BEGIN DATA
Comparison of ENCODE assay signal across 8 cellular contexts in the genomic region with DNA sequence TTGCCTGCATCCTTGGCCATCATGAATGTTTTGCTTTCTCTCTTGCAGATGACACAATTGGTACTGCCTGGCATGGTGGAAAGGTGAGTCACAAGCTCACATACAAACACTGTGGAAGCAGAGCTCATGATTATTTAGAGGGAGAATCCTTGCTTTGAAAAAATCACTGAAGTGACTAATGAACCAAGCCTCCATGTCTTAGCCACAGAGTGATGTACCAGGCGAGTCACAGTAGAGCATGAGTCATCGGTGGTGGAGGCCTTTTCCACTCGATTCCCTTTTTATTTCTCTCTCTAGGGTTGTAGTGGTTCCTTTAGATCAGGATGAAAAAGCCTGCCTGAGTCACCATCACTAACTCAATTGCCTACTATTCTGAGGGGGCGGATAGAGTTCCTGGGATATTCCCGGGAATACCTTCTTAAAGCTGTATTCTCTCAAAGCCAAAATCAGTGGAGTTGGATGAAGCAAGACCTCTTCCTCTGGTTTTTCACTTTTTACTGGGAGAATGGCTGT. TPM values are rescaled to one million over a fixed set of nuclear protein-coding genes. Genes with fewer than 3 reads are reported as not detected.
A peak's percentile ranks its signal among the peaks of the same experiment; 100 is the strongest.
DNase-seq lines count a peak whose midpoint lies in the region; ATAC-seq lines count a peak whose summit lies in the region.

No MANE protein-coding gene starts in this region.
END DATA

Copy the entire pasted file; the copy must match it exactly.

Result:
Comparison of ENCODE assay signal across 8 cellular contexts in the genomic region with DNA sequence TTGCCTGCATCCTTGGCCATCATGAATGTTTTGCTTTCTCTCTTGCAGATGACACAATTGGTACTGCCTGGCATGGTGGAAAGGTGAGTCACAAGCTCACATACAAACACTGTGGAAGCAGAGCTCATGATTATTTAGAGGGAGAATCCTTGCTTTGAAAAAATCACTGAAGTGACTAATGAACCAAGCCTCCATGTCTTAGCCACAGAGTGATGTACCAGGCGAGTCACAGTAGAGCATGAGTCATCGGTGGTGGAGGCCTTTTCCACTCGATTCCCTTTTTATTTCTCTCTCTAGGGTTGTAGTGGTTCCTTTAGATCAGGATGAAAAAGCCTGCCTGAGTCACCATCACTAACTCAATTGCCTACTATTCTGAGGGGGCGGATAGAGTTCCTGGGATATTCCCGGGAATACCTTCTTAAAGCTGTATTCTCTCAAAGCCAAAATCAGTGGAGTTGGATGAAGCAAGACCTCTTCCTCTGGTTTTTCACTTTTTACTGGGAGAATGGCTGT. TPM values are rescaled to one million over a fixed set of nuclear protein-coding genes. Genes with fewer than 3 reads are reported as not detected.
A peak's percentile ranks its signal among the peaks of the same experiment; 100 is the strongest.
DNase-seq lines count a peak whose midpoint lies in the region; ATAC-seq lines count a peak whose summit lies in the region.

No MANE protein-coding gene starts in this region.